She said there is still a “tornado season” of April, May and June.

“It is still too early to claim that global warming or climate change has changed that,” she said. “However, tornadoes can happen any time of the season if the conditions are right.”

Related story

Four decades of destructive tornadoes in Springfield and Greene County

The Springfield area has been hit by several tornadoes over the years.  The following summaries come from coverage in the Springfield News-Leader spanning 39 years of history. They involve tornadoes in Springfield or in Greene County. This list is part of a Daily Citizen series on tornado safety.

Why do so many tornadoes occur in central states?

In fact, one of the worst tornadoes to hit Springfield occurred on Nov. 29, 1991, the day after Thanksgiving.  

The EF4 tornado killed two people and leveled 53 houses, many in the Natural Bridge, Woodbridge and Woodbridge Estates subdivisions in southeast Springfield.

Weather experts and researchers rank tornadoes on the Enhanced Fujita Scale — or EF scale. An EF4 tornado has winds of 166-200 mph.

Missouri falls within the looser definition of “Tornado Alley,” the part of the central United States where tornadoes occur most often.

Just like there are various boundaries offered for the “Ozarks Plateau,” the definition of Tornado Alley varies.  

Many consider the Great Plains as Tornado Alley.  Missouri is not technically in the Great Plains, but some place it in Tornado Alley.

One thing for sure is the reason why most tornadoes occur in the central states.

“The middle of the country just happens to be a battleground of sorts for differing air masses,” Warriner said via email.  “Gulf moisture fuels instability leading to thunderstorm development with dry air moving out of the Southwest and cool/dry air moving south out of Canada helping focus thunderstorm development along fronts.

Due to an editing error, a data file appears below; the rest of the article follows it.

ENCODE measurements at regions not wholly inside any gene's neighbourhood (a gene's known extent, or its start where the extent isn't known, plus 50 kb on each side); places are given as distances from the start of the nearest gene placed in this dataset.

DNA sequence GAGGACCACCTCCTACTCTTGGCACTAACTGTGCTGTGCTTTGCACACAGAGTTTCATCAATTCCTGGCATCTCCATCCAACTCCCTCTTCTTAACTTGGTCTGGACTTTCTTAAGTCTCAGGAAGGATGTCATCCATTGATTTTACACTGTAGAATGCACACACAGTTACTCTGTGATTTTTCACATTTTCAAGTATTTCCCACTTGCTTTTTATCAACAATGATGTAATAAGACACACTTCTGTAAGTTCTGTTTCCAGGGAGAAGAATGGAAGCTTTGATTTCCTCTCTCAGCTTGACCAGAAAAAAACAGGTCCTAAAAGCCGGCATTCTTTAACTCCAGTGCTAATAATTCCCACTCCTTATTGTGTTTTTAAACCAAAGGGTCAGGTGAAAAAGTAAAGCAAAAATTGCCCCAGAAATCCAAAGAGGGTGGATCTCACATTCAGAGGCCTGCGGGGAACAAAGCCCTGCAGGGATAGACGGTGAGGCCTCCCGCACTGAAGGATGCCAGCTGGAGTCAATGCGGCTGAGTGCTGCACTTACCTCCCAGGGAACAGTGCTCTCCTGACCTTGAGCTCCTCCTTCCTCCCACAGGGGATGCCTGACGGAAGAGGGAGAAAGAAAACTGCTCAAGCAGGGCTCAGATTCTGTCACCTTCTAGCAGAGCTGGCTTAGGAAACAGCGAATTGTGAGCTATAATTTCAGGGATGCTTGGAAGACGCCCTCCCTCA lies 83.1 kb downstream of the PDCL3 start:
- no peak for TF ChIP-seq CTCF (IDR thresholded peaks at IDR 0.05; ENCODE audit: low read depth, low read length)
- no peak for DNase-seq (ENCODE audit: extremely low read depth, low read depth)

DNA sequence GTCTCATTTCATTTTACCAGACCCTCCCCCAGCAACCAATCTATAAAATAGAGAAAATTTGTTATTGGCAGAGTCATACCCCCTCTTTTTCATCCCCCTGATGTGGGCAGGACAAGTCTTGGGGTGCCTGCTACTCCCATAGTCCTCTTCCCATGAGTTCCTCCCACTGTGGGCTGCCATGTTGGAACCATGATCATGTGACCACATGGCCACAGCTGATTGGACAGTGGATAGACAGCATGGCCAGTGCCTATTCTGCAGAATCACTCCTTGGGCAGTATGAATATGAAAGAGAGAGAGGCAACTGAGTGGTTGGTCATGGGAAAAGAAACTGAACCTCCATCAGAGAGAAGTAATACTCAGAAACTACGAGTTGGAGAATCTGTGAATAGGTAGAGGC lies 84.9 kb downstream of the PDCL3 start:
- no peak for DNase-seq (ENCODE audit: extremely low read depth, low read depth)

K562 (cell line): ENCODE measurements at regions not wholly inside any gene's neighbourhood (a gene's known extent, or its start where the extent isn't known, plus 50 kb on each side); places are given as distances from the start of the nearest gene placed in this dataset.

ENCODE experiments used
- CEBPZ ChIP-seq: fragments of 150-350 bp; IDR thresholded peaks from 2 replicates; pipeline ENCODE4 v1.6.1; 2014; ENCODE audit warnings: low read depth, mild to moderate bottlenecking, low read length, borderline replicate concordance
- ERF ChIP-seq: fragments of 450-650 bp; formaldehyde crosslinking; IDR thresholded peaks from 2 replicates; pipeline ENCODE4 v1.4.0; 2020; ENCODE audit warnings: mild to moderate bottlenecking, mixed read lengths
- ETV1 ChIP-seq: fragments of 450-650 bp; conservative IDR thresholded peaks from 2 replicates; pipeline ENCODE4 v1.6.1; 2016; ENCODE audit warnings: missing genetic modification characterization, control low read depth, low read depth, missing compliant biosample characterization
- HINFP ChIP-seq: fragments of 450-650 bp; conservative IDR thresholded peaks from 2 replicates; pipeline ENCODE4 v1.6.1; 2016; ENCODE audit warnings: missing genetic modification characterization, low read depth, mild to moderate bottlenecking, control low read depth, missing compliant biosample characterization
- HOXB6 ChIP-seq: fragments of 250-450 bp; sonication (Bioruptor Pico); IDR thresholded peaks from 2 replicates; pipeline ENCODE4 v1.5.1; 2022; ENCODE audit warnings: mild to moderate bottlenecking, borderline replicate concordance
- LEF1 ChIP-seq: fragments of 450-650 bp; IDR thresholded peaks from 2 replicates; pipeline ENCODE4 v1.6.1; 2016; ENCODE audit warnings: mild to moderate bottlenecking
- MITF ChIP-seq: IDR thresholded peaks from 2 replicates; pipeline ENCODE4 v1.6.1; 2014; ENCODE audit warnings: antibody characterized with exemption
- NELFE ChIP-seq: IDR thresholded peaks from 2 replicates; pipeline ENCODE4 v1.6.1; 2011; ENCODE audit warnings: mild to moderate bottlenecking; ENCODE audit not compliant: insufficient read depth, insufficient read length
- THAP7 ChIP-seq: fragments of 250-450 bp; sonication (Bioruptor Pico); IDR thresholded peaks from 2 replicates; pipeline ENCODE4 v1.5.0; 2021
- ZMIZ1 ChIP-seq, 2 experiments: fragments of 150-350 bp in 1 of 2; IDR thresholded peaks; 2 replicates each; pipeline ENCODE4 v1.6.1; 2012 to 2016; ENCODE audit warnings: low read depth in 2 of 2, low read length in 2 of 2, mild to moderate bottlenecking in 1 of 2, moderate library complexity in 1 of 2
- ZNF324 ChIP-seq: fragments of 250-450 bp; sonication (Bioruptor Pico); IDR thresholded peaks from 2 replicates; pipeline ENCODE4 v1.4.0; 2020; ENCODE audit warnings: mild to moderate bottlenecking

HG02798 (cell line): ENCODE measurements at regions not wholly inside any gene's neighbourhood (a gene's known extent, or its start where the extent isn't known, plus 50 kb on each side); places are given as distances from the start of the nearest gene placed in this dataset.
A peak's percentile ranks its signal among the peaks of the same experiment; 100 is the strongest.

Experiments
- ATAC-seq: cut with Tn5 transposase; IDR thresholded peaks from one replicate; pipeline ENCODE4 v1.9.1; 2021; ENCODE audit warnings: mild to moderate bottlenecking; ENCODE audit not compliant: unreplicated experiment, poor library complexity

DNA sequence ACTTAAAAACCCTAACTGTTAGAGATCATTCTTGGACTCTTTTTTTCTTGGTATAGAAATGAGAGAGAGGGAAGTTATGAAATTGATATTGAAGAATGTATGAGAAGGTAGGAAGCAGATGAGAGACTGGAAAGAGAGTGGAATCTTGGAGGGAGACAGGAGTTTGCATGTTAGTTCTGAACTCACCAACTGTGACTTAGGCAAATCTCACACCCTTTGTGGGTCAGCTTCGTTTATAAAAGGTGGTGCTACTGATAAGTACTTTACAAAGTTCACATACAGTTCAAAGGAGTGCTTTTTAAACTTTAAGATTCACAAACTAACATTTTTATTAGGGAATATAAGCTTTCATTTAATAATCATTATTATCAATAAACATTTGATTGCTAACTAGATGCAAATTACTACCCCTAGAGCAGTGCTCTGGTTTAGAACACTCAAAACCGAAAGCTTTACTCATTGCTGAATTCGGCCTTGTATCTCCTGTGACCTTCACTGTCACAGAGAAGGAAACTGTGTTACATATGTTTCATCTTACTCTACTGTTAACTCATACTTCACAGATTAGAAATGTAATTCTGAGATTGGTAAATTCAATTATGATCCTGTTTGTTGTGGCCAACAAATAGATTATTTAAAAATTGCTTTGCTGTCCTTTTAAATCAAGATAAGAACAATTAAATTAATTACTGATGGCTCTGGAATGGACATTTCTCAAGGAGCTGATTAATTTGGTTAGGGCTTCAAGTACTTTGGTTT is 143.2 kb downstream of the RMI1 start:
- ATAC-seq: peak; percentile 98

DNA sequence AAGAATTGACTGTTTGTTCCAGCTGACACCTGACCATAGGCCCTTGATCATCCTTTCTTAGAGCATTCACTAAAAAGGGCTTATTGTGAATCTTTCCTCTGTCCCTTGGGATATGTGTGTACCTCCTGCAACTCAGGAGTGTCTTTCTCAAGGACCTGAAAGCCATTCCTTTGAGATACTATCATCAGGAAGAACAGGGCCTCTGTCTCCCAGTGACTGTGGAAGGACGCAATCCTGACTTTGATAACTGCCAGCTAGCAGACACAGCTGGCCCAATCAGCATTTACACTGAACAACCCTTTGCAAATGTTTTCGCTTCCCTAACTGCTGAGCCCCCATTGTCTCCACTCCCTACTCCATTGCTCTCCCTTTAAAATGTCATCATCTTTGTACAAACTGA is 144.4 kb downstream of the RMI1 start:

“The contrast between cool/dry air and Gulf moisture and warmth generates a clash that also contributes to storm-system development that produces the kind of wind energy necessary to organize storms into tornadic ones.”

A  story in the Springfield News-Leader provides further evidence that the Ozarks Plateau does not protect us from tornadoes.

The Harry Cooper Supply Co., across the Chestnut Expressway from Ozarks Technical Community College, was hit on Jan. 8, 2008 by an EF1 tornado, with winds of 86-110 mph. 

In that tornado,  a meteorologist with the National Weather Service in Springfield commented on the plateau-protection myth. 

The tornado was part of a larger weather front in which severe storms swept through southwest Missouri, claiming two lives and demolishing homes from McDonald County northeast past Rolla.

Meteorologist Bill Davis told the newspaper back then that the storms followed the Interstate 44 corridor and demolished the myth that claims the Ozarks Plateau, which rises from west to east,  splits storm systems and deflects them.

It quotes Davis as saying, “They came right across the plateau.”

So when you hear a tornado siren or catch a tornado-watch alert on your phone, don’t hesitate — descend to the basement or to the place in your home with the most interior walls.

The Ozarks Plateau will not protect you.

Steve Pokin

Steve Pokin writes the Pokin Around and The Answer Man columns for the Springfield Daily Citizen. He also writes about criminal justice issues. He can be reached at spokin@sgfcitizen.org. His office line is 417-837-3661. More by Steve Pokin